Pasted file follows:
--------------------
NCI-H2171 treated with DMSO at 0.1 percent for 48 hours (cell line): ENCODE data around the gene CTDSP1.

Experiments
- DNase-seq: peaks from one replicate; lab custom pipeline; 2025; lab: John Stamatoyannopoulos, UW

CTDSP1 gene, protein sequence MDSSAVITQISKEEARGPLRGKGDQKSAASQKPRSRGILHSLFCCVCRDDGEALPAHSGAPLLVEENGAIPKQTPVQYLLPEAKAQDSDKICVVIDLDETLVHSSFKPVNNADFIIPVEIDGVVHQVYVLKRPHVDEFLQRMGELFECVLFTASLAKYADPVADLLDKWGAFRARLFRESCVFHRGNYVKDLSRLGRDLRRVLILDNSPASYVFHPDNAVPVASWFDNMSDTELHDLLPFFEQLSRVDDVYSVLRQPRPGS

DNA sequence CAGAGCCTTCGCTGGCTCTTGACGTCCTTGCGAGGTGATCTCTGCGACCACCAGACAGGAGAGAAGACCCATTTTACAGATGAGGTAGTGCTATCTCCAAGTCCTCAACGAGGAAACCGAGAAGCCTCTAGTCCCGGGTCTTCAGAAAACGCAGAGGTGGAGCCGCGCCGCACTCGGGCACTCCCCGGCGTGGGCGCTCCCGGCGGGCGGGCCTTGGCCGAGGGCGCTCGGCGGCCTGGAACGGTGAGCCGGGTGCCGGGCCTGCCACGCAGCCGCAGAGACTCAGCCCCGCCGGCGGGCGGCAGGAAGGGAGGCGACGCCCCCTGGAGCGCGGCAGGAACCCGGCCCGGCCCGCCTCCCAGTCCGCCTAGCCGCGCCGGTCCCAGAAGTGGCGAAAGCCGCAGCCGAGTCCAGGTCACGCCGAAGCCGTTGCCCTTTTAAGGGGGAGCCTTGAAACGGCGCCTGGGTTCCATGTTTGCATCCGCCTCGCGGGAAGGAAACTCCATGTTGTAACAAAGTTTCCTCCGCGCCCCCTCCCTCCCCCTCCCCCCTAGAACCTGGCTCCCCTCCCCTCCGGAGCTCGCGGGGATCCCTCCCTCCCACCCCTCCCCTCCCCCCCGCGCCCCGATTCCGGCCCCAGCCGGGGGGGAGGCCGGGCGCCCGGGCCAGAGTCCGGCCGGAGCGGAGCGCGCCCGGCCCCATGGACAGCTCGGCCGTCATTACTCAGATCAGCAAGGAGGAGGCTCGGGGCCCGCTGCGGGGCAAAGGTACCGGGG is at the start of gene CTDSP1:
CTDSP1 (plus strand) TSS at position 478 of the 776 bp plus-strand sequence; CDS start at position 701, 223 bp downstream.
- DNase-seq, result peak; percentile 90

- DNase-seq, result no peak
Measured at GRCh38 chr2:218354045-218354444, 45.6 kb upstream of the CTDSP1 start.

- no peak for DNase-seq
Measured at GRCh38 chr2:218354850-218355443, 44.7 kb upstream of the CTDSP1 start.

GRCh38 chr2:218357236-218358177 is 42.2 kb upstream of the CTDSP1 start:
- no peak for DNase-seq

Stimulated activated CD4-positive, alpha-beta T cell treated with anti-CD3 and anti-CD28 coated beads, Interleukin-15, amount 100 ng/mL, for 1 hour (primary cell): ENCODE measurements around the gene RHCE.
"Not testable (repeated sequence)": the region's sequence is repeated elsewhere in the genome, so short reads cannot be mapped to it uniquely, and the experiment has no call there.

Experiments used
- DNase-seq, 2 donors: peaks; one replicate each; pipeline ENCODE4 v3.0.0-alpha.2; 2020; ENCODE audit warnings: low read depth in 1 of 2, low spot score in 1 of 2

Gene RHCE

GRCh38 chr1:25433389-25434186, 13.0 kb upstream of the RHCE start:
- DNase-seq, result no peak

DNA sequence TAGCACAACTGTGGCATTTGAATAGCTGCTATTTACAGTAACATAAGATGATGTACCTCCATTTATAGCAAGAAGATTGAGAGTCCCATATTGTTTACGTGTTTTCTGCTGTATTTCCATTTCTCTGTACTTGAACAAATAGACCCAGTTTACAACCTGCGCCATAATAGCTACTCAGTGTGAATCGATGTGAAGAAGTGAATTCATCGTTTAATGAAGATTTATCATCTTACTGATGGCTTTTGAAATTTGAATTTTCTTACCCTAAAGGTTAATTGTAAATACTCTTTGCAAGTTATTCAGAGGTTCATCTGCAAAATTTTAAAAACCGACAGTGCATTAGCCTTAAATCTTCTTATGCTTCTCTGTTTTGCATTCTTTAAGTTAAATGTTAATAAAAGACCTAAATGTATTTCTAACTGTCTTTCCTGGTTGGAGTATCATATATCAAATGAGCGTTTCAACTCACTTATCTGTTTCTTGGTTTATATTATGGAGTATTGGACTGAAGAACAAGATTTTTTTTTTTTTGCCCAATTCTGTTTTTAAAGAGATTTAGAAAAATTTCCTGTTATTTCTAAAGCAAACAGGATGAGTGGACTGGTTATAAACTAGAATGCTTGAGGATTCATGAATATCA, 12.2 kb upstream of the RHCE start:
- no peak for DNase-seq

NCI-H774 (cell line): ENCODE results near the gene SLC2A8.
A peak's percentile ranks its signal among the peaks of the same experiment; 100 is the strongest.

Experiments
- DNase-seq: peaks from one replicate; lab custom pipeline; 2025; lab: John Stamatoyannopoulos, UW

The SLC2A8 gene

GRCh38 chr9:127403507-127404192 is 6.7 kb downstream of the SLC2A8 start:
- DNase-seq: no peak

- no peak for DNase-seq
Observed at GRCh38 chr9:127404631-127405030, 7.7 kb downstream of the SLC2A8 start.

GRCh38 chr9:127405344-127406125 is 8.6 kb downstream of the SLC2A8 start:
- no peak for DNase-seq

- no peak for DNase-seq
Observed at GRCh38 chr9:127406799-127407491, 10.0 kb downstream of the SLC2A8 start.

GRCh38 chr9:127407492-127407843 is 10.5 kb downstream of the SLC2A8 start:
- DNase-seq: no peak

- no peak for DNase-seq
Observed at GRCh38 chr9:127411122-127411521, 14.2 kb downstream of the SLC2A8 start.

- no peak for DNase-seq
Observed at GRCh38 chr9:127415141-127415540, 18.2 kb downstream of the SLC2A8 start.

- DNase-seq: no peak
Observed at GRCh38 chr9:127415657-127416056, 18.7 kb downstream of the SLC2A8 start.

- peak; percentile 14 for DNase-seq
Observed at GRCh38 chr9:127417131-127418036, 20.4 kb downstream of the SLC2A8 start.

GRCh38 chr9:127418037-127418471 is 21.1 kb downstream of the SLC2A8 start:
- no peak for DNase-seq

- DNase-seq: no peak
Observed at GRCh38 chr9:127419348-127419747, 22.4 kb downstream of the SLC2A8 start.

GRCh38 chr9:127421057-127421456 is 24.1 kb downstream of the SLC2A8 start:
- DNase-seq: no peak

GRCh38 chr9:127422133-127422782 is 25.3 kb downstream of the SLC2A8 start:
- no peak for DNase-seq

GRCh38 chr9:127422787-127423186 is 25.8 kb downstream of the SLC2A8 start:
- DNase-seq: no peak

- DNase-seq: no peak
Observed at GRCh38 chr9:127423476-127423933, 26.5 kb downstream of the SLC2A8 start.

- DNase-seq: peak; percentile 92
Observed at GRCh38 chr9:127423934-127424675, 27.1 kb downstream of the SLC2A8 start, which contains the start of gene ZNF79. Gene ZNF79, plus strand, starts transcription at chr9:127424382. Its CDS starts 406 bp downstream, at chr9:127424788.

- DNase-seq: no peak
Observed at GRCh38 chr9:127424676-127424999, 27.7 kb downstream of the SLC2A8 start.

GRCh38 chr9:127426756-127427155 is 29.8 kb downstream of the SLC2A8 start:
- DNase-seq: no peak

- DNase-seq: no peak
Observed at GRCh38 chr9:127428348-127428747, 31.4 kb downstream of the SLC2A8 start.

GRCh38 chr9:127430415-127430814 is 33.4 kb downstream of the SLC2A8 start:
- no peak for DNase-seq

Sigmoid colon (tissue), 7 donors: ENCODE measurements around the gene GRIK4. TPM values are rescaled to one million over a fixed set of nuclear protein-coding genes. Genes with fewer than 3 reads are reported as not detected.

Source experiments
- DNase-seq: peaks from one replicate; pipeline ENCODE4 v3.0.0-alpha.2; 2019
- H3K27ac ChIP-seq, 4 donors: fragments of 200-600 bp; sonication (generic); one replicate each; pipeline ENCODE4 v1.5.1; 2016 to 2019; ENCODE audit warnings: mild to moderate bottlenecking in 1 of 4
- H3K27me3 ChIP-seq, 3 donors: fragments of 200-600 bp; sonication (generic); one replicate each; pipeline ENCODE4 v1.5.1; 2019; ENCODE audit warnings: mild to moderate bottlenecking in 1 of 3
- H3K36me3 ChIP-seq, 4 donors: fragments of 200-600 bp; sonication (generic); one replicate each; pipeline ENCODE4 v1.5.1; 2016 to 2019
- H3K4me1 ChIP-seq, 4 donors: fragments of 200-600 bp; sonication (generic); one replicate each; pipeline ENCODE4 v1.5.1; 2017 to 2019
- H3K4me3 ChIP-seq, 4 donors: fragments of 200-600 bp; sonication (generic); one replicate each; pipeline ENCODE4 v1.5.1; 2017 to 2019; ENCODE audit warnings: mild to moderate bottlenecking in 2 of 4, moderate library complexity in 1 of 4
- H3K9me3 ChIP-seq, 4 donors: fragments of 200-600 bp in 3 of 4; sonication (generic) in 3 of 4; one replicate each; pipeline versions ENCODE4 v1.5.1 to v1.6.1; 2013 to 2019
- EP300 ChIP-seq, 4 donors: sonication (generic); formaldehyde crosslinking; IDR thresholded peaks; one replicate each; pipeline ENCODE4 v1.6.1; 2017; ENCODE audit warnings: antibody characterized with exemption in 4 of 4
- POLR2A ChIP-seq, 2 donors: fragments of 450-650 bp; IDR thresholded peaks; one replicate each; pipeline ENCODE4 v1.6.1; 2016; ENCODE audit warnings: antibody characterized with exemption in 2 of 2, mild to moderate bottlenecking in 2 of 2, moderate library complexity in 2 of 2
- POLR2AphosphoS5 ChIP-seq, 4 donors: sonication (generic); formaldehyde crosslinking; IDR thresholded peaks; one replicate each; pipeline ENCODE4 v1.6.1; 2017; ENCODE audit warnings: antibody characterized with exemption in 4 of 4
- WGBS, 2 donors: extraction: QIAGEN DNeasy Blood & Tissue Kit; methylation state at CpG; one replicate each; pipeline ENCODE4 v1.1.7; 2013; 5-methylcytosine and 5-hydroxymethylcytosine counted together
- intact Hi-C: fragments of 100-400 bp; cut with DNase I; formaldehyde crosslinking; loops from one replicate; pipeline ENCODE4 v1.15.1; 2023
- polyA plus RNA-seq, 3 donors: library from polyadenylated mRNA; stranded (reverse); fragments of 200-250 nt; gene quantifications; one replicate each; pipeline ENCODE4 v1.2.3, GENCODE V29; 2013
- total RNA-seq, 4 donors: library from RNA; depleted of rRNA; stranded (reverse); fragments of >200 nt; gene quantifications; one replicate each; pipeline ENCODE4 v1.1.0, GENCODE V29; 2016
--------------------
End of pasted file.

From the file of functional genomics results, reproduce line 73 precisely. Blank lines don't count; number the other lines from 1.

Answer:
- H3K36me3 ChIP-seq, 4 donors: fragments of 200-600 bp; sonication (generic); one replicate each; pipeline ENCODE4 v1.5.1; 2016 to 2019